While the COVID-19 pandemic has accelerated the adoption of new technologies and processes, the energy sector is looking at a future of new, cleaner sources that can sustain global demand.
Yes, we felt the impact as global demand for energy products plummeted as the world went into its first lockdowns in March 2020. Since then we’ve been watching with interest as people and businesses have started to “move”—sparking a return in demand. But the fact remains that Canadian energy hasn’t seen strong capital inflows since the last price crash in 2014.
In that time, US shale emerged as the dominant target for investor capital, prompting a swell in US production. As a result, while other sectors were trying to find a path forward at the start of the pandemic, many Canadian oil and gas companies already had experience in building resilience, resourcefulness and efficiency into their everyday operations. This enabled them to grow within their own cash flows, while still being responsible to their stakeholders and shareholders.
Today, I see that the resilience and accountability we’ve built into our industry is going to set us apart. According to the International Energy Agency (IEA), global energy demand is projected to increase over the next decade as economies around the world return to pre-pandemic levels. With demand for renewables soaring in the next ten years, and oil and gas projections still trending in an upward direction, Canada’s mobile, energy dense, and environmentally conscious resources can help meet that demand.
This year, we’ve already seen dramatic increases in underlying commodity prices for both oil and natural gas. With the recent OPEC+ decision and the move by Saudi Arabia to dramatically cut production through March of this year, there’s now a case for continued bullishness around global benchmarks for oil. And it doesn’t stop there: the dramatic rise in the price of liquified natural gas (LNG) cargo headed for Asia resulting from significant cold weather across China and Japan is another influencer.
Fundamentally, these price shifts have been driven by short-term market changes. However, if we take a longer-term perspective, they could portray a future of volatile pricing where agility and adaptiveness determine success. It won’t just be commodity prices that drive that volatility; changes to how the world prices carbon and the continued transition to renewable sources will create a near-constant need for energy companies to pivot, adapt and adjust to the markets and its ever-changing needs. I believe Canadian energy companies are poised to come out on the winning side, provided we maintain the capital discipline and operational focus that have hardened our industry over the last five years.
So what’s next? What new year’s resolutions does our sector have? As we get ready to launch the next iteration of our annual Energy Visions program, here are a few thoughts for where I think we’ll go over the next year and beyond.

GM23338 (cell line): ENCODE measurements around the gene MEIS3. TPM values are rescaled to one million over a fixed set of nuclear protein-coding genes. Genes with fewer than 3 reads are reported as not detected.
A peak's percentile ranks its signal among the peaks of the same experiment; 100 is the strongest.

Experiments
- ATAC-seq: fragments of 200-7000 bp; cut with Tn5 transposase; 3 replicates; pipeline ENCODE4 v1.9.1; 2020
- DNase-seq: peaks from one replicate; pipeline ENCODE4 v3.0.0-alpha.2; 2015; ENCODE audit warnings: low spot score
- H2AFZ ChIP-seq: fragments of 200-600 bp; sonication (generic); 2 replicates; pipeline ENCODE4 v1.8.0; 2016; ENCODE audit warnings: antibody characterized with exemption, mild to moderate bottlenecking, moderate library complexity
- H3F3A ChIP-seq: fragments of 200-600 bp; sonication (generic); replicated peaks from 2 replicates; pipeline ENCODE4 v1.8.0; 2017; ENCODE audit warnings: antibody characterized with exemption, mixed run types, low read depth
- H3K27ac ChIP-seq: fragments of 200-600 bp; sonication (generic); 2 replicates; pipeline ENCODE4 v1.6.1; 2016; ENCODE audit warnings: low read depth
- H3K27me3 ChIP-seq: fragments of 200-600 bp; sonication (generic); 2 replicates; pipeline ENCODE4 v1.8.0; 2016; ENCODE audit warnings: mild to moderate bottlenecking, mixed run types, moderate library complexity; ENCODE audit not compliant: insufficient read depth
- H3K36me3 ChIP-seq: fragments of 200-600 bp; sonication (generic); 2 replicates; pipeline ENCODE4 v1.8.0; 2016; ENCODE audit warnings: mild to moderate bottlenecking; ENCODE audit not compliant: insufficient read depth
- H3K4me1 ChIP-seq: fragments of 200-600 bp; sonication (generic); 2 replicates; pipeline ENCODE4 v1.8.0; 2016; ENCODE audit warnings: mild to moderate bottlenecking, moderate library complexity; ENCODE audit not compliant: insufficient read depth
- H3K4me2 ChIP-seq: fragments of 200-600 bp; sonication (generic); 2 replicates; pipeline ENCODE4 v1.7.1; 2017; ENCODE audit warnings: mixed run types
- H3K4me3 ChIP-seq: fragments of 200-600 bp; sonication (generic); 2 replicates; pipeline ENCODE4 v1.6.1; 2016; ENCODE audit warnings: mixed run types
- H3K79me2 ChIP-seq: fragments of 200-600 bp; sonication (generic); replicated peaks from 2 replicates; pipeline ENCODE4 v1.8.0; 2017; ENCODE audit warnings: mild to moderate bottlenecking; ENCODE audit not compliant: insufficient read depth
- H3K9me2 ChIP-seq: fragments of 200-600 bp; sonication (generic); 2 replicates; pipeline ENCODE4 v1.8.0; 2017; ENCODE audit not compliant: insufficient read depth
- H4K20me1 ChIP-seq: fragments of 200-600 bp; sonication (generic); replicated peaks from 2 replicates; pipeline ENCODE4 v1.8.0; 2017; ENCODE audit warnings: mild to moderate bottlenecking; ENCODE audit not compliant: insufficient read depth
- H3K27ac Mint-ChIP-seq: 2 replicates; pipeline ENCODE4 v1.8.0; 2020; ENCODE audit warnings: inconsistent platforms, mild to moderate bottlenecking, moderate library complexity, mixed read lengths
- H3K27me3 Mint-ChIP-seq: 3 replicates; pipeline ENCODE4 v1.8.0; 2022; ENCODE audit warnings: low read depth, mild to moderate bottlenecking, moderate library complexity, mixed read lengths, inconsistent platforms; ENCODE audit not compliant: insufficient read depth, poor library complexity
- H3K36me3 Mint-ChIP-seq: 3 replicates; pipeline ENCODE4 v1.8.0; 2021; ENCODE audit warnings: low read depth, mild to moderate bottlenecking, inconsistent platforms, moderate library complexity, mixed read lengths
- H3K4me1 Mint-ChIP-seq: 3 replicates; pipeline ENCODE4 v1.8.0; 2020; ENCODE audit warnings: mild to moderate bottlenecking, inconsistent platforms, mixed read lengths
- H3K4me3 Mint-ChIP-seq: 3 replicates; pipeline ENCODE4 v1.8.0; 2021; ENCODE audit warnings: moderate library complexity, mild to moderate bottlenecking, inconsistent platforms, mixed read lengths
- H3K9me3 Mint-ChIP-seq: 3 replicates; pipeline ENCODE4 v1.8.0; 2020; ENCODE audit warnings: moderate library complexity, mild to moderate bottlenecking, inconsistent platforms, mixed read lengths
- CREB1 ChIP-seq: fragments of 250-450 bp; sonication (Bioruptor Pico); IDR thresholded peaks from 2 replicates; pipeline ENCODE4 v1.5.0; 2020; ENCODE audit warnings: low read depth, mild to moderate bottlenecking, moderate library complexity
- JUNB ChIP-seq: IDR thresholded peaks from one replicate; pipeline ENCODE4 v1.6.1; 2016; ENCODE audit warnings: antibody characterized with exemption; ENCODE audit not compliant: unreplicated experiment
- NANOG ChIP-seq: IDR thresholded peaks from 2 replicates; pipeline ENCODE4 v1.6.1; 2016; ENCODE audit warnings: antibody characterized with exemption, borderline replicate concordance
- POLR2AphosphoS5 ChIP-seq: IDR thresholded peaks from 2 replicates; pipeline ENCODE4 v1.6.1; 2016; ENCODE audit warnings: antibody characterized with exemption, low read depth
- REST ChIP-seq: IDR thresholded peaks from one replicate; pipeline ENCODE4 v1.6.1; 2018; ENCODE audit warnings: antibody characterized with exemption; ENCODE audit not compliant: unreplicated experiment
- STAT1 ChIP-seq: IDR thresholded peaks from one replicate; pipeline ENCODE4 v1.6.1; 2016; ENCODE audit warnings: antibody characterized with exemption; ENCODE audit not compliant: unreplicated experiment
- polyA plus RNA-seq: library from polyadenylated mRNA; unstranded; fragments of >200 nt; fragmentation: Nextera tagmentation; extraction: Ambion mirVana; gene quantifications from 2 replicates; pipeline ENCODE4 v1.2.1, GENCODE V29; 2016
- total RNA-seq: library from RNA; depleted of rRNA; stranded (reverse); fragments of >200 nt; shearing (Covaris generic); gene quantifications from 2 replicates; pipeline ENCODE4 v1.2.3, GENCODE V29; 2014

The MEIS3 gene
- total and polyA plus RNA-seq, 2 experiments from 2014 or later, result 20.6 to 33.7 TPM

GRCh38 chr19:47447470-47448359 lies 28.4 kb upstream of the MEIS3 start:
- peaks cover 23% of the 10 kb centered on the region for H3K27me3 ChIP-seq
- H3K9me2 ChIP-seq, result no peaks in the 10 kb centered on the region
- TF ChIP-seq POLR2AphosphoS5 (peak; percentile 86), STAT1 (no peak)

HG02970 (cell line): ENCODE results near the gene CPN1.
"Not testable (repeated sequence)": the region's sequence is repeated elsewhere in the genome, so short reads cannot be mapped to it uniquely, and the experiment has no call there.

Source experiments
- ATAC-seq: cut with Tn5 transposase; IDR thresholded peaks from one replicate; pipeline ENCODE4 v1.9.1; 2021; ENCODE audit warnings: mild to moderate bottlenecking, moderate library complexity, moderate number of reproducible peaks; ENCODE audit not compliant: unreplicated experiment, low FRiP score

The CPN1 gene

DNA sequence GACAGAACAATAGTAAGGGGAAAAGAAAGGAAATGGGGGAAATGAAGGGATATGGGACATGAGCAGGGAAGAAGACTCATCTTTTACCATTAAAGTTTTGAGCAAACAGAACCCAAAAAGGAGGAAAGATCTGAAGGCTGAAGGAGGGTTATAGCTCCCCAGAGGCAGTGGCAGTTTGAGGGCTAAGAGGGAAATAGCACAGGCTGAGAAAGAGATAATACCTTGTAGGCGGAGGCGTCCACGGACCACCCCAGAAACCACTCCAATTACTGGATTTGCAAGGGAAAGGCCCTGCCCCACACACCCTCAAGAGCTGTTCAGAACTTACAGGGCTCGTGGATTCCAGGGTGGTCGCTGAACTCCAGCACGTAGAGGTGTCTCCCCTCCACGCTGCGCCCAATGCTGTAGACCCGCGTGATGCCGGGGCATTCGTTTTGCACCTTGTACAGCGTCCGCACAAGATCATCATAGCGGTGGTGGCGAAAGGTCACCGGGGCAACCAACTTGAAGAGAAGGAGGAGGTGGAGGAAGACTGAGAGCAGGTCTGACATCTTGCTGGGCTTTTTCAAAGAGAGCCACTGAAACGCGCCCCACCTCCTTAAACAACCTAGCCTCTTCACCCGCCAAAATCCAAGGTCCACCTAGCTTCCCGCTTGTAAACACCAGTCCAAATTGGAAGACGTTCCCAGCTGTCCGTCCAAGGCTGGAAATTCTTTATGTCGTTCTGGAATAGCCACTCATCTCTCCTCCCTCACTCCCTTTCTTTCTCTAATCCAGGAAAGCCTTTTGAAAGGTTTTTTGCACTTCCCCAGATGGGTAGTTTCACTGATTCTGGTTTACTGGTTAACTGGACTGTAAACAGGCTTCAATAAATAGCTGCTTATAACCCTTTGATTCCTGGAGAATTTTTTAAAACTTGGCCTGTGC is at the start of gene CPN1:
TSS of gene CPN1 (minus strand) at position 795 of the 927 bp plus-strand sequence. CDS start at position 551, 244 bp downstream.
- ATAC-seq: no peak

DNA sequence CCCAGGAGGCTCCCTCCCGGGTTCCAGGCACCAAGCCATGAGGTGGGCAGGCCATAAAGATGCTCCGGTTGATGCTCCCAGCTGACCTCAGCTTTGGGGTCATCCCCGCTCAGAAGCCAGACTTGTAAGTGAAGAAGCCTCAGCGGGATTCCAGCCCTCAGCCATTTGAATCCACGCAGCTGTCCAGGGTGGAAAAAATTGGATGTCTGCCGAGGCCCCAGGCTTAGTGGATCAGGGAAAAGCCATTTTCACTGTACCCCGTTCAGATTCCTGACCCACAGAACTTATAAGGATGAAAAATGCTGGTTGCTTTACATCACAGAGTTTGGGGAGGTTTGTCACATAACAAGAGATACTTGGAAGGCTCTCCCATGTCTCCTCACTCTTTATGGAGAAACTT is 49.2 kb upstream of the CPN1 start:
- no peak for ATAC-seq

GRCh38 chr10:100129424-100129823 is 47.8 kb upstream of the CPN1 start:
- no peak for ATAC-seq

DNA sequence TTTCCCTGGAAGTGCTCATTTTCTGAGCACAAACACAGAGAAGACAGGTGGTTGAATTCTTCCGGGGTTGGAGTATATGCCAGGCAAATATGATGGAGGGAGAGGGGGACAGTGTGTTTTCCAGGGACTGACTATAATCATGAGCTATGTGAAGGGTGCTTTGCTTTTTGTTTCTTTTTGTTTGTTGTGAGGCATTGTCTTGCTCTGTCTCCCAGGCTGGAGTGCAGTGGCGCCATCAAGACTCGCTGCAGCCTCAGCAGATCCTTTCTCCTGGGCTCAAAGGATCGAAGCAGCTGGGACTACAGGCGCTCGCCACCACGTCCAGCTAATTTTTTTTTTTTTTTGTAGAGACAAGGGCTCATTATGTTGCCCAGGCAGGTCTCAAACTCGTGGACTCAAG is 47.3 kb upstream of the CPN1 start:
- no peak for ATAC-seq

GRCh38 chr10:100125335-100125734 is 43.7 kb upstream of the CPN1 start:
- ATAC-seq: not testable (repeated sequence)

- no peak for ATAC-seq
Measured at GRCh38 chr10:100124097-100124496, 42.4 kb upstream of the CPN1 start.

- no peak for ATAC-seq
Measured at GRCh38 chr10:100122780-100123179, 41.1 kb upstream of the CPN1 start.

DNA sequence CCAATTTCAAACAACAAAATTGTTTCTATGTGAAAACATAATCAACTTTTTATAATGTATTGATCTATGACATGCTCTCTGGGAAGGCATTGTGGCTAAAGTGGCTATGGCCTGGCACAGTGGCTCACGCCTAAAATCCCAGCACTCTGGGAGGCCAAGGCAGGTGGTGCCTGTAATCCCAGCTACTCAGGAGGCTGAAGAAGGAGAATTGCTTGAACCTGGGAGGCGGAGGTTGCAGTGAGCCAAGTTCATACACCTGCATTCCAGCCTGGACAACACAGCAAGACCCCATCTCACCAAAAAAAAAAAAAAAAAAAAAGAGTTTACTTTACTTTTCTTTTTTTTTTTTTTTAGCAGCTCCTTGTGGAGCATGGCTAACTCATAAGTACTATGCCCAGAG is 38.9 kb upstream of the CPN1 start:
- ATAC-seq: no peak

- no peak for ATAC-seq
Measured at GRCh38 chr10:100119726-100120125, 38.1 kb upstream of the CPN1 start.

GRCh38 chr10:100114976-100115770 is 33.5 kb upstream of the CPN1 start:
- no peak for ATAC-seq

As we look forward, Canada’s oil and gas producers are going to have to rethink some of the core tenets that they have so far taken for granted. To start, we should be prioritizing the optimization of our product over its growth.
As a sector, we can expect to be in a low-cycle operating model for the conceivable future, though the IEA has forecast global demand to slowly recover over the course of this year, with increased demand stemming from emerging economies like China and India, and to continue growing through to the mid-2030s. But along with needing more oil and gas to sustain its growth and recovery from COVID-19, the world needs better, cleaner, more cost-effective energy. I believe Canadian producers can rise to the challenge, and redirect their focus from exploration to optimized production...which is to say we’ll defend our portion of the global production mix by marketing a product that sets the standard for environmental excellence, social responsibility, and diverse and inclusive governance.
Once again Canada is presented with a unique opportunity to export LNG off our western coast as demand continues to increase in many Asian countries due to growing energy needs and the transition away from higher carbon fuels. In 2019 Canada was the fourth largest producer and sixth largest exporter of natural gas in the world but today our export market is focused on the US alone. The LNG Canada project is bound to change that narrative when it comes online, but with projected to grow 14% over 2019 levels by 2030, there is likely room for increased focus on this energy source.
ESG is transforming the Canadian energy market. Canadian and global investors are serious about companies that adhere to strict environmental, social, and governance (ESG) standards and, as we head into 2021, we are better positioned to take advantage of the work that has already been done by our energy companies to provide a leading example.
As the world shifts towards a more ESG-forward perspective, we're becoming better at voicing our value proposition. Canada is recognized as one of only a handful of jurisdictions that imposes mandatory disclosures, regulated emissions protocols, and carbon taxes on excess greenhouse gases. In 2020 the Environmental Performance Index (EPI) ranked Canada highly in overall environmental performance, helping to prove that we’re leading the world in volume as well as values. As demand for energy continues to rise, it’s clear that Canadian producers are the socially responsible choice. From here onwards, a focus on building trust amongst all stakeholders will be a key to future success.